From the many roadside stands, signs, and bumper stickers we saw on our most recent trip, I can tell you that Vermont residents are a Bernie-loving, maple syrup-making, cider-tasting crowd. When we realized that we wouldn’t be able to celebrate Thanksgiving with family this year, we decided to take a Northeastern road trip for the holiday. The 8-hour car ride to Hinesburg, VT (our first stop) was beautiful. We were hoping to catch the last bit of fall color, which we did, but, to my surprise, we saw more evergreen forests than flaming orange treetops. We loved exploring Vermont, parts of which felt so isolated and remote.
I admit that we kind of winged this trip. I booked everything two days before we left, and you know what? It was perfect! We relied on Airbnb, Yelp, and TripAdvisor to lead the way. For the first two nights, we stayed just outside of Burlington in a tiny home on wheels that we rented through Airbnb. Tiny homes are typically between 100-400 sq. ft. and this one was about average size at 160 sq. ft.
It was surprisingly spacious for such a small space. We were thankful for our cute and cozy home, especially when we woke up to the area’s first snow of the season. All we could see was snow-covered forest from our lofted bed.
As young, creative entrepreneurs, my brother and his girlfriend were the inspiration behind our tiny home hunt. They want to build and sell tiny homes, in addition to the used cars, boats, motorcycles, and hay (yes, he’s been farming since he was 15!) that they already sell. I think it’s a great idea, especially as the movement grows and more people jump on this eco-friendly bandwagon. Once we have land to build on, Will and I also love the idea of building a tiny home. It could be a playhouse for our children, or maybe we could rent it to curious travelers like ourselves. 😉
Unfortunately, both the bathroom and stove were turned off for the Vermont winter. (I think the real reason these features didn’t work was because the owners couldn’t trust Airbnb strangers to turn off the stove and not burn the house down!) Thankfully, it was only a short hike to the restroom, and we had footie pajamas, fresh coffee, and a small heater to warm ourselves in our little cabin.
Because of the rain-turned-snow, we spent most of our time indoors or exploring the area in our car. If you’re in Burlington or Shelburne, these are must-see/must-do activities:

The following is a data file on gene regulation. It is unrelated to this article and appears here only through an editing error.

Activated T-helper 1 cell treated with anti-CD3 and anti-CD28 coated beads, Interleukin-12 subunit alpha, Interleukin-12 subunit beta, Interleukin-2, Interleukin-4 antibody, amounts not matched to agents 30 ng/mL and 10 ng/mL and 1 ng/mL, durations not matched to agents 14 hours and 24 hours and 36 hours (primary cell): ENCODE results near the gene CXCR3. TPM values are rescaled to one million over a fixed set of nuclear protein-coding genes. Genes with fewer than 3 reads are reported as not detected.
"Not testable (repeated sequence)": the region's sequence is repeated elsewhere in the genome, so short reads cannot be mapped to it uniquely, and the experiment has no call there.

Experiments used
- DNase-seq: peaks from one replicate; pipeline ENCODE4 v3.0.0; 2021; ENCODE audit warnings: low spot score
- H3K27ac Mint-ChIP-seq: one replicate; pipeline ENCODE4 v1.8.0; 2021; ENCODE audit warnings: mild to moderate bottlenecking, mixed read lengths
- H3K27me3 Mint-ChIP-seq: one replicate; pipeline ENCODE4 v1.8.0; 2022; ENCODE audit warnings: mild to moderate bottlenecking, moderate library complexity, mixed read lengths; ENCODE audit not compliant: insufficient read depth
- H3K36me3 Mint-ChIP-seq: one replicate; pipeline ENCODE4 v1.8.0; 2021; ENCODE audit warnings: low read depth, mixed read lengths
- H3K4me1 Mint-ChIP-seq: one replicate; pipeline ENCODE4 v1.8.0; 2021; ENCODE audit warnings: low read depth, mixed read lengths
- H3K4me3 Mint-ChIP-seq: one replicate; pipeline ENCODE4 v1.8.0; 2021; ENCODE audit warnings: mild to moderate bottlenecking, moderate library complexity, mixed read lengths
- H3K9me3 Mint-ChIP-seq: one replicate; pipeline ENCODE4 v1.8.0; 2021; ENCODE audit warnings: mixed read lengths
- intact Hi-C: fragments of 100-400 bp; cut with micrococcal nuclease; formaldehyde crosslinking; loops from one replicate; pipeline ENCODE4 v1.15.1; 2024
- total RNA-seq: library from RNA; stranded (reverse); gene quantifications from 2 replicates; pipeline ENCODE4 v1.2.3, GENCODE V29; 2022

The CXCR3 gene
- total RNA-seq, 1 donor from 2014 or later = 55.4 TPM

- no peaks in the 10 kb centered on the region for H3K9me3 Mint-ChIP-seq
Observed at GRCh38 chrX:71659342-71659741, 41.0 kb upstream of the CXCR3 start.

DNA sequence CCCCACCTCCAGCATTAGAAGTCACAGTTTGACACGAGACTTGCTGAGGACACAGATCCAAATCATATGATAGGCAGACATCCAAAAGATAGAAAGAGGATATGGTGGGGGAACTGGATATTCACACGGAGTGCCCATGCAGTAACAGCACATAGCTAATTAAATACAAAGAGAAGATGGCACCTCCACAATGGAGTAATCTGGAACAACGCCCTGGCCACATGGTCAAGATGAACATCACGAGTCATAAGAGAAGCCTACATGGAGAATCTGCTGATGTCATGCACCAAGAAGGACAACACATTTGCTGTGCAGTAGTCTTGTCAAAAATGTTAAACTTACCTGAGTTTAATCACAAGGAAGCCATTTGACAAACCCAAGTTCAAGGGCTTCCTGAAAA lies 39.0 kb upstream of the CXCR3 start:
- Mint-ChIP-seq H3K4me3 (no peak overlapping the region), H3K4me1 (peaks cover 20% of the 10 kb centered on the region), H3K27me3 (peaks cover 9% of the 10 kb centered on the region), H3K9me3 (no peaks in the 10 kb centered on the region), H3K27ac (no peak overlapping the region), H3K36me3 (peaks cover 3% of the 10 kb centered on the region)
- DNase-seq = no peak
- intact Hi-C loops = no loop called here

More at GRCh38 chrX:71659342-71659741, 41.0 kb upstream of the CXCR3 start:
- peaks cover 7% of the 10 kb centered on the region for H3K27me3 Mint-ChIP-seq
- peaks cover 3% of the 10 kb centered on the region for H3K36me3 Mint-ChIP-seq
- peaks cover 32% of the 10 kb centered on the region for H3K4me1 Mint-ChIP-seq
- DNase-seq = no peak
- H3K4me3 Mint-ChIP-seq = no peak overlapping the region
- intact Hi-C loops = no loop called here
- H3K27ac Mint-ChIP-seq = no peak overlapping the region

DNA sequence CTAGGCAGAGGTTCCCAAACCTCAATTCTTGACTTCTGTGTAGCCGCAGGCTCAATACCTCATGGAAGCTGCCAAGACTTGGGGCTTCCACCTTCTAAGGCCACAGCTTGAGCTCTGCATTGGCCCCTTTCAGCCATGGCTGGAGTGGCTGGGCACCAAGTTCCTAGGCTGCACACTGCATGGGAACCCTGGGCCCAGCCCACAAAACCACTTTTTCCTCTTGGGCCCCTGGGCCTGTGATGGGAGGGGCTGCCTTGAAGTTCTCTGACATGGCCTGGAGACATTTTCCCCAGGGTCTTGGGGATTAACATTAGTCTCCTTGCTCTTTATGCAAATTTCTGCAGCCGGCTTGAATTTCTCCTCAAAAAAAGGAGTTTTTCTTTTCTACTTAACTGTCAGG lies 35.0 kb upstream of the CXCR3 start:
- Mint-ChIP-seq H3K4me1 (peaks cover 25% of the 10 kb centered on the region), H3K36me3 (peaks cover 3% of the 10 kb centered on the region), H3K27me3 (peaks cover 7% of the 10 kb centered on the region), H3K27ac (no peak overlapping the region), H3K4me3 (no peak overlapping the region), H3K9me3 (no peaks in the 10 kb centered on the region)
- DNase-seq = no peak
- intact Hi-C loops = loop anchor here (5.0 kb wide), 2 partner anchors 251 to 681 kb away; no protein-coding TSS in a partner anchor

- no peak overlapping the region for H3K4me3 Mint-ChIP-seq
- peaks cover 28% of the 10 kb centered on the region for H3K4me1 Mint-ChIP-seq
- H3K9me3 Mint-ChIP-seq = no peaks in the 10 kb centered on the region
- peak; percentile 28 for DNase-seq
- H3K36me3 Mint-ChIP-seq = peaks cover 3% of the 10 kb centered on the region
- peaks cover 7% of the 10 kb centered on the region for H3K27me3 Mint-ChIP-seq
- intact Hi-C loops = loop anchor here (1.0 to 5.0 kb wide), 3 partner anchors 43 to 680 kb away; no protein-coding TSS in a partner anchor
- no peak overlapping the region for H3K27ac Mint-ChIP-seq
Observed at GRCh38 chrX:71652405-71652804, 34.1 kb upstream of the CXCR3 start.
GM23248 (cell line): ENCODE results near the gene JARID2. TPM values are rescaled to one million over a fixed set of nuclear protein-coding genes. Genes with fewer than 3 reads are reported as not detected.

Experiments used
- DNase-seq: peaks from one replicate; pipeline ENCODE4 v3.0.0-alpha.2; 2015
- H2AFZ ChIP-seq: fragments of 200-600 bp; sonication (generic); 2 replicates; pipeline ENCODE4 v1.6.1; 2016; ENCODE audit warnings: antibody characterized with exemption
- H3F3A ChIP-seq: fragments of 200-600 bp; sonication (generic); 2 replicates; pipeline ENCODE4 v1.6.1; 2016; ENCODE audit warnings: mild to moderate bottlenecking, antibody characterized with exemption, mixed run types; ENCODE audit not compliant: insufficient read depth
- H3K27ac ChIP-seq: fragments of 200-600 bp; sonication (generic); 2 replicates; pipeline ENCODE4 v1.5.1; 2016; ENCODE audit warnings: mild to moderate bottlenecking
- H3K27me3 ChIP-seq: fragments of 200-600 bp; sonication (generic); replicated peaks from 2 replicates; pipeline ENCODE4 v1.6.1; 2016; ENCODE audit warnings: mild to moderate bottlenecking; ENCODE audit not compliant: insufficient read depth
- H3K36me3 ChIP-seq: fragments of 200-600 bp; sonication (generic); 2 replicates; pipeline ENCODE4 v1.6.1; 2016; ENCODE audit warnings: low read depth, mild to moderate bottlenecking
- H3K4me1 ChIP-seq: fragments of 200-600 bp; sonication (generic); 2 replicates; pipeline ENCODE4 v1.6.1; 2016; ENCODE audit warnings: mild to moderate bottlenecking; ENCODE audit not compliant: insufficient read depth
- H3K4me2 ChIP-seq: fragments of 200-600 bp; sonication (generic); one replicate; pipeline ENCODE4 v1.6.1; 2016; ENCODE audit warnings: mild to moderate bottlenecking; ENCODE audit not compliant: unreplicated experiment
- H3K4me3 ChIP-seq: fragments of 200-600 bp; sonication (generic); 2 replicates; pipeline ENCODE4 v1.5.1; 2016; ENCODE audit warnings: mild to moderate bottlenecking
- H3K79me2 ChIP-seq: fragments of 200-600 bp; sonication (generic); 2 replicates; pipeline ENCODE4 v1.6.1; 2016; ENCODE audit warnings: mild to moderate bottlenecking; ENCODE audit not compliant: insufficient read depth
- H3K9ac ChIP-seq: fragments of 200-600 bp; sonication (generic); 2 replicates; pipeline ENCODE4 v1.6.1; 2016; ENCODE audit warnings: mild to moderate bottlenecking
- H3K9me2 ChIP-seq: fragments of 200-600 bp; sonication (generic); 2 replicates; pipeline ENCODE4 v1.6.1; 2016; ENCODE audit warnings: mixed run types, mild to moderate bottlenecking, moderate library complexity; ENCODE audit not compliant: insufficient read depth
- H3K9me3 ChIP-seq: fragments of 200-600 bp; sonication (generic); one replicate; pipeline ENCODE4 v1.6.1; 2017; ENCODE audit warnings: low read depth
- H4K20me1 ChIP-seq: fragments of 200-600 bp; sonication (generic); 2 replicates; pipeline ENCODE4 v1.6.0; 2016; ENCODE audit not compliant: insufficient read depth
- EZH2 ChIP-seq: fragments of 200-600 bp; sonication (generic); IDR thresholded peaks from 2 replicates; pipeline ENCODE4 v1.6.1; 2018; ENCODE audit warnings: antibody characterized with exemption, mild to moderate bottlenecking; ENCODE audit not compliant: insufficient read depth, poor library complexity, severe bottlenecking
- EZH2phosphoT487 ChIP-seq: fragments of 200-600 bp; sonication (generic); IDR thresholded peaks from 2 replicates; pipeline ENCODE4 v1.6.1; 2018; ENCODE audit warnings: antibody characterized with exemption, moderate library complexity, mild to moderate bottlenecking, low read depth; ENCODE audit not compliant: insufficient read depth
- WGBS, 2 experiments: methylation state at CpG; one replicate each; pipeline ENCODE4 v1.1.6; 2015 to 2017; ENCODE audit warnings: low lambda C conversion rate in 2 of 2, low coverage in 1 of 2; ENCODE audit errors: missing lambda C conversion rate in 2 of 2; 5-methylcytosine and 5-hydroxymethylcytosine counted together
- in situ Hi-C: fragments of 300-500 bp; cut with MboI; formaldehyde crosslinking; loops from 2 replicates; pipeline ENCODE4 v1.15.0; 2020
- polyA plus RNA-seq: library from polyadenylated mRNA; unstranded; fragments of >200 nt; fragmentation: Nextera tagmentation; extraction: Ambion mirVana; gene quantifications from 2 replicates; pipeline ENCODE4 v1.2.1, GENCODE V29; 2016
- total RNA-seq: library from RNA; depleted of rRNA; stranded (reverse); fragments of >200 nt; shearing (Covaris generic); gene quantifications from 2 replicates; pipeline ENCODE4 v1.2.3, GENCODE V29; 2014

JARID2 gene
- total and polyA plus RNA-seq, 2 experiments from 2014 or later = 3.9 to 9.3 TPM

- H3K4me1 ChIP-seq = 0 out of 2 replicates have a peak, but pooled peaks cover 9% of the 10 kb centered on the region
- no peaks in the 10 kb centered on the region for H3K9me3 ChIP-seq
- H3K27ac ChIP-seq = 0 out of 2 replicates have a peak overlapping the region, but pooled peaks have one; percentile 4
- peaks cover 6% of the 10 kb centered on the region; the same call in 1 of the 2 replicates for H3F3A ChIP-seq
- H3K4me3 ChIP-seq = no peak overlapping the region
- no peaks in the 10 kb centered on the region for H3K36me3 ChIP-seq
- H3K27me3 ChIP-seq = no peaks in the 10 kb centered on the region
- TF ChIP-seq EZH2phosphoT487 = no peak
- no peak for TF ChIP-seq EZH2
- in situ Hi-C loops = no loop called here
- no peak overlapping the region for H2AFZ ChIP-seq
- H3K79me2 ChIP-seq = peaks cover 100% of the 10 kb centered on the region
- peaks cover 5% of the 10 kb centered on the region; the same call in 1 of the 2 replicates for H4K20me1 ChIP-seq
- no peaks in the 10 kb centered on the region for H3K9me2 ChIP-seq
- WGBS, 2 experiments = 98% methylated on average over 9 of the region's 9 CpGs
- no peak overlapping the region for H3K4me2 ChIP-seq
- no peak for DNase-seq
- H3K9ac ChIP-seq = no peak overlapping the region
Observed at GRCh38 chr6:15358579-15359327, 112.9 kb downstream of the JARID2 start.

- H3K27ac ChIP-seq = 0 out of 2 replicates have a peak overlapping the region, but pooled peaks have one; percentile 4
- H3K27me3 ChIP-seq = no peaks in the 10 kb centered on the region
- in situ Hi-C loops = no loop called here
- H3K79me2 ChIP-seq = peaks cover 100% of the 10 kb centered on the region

- We drove through Shelburne Farms, a 1400-acre working farm, forest, and National Historic Landmark along beautiful Lake Champlain. We visited during the off-season, so we didn’t see it in action, but during the better part of the year, this farm has a stunning Hogwarts-esque inn, farm-to-table restaurant, and, in October, apple cider doughnuts. They promote sustainable agriculture and have the cheese, fruit, and maple syrup to prove it! Will and I both agreed we will be back.
- We were only able to visit one maple syrup farm, Palmer’s Sugar House. Again, because it was the off-season, they weren’t open, but we called (thank you, Yelp!) and the friendly owner was kind enough to give us a tour and maple syrup tasting. From March through April, Palmer’s throws “Sugar on Snow” parties, where they serve fresh maple syrup on ice with a pickle and a doughnut (apparently, it’s a Vermont tradition and the only way to taste all the flavor!).
- We enjoyed dinner at the Hinesburgh Public house, a local farm-to-table restaurant with a quirky vibe, delicious food (mhmm, salmon!), and friendly waitstaff. The waitress was kind enough to write down her favorite Burlington coffee shops and cider houses, as we were headed to the city very soon.
Our road trip to Vermont was nothing short of relaxing and beautiful, the perfect start to the Christmas season. I can’t wait to return. Are you traveling this holiday season? If so, where are you going and what are you most excited to see?
Enjoy your Monday. I’ll be reminiscing about our tiny home adventure while I work.